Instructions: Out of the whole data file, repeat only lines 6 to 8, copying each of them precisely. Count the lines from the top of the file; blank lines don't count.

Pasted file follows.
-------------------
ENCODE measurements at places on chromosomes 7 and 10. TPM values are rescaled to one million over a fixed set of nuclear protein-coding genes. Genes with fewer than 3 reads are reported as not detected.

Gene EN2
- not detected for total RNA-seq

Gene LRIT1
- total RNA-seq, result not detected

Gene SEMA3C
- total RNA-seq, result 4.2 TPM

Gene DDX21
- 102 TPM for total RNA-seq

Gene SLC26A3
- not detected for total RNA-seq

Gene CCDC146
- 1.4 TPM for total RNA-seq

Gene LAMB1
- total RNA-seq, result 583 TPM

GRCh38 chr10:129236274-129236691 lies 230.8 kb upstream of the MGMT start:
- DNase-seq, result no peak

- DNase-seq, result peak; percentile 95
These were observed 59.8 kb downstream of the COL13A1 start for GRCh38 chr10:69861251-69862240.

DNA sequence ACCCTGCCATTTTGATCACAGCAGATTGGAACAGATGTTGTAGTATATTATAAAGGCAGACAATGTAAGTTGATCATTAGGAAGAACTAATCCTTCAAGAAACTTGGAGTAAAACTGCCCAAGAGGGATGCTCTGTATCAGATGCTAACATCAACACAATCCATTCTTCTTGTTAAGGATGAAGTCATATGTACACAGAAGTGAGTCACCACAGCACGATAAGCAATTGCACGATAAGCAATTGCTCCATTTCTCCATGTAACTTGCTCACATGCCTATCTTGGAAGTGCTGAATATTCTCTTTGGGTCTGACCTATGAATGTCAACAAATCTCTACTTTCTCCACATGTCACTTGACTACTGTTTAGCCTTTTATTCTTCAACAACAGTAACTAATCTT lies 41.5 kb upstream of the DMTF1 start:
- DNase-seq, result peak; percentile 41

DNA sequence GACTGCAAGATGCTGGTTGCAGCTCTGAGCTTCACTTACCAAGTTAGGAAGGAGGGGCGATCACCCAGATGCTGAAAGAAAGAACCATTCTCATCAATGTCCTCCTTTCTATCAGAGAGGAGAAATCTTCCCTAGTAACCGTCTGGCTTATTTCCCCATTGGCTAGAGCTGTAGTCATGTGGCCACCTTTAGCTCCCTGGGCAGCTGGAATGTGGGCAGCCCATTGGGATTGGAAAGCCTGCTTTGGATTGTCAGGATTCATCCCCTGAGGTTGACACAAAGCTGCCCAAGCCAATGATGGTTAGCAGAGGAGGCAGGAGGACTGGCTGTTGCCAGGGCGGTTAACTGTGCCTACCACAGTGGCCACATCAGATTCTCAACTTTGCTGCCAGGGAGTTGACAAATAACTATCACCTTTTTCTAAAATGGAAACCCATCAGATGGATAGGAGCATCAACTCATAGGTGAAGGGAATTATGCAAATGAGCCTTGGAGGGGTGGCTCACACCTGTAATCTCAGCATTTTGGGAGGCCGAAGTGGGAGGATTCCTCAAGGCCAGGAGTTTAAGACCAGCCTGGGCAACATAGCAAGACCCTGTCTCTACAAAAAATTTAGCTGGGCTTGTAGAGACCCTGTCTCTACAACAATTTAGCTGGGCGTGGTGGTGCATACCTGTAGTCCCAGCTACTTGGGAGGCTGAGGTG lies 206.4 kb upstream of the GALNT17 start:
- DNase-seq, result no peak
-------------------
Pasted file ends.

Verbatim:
Gene SEMA3C
- total RNA-seq, result 4.2 TPM

Gene DDX21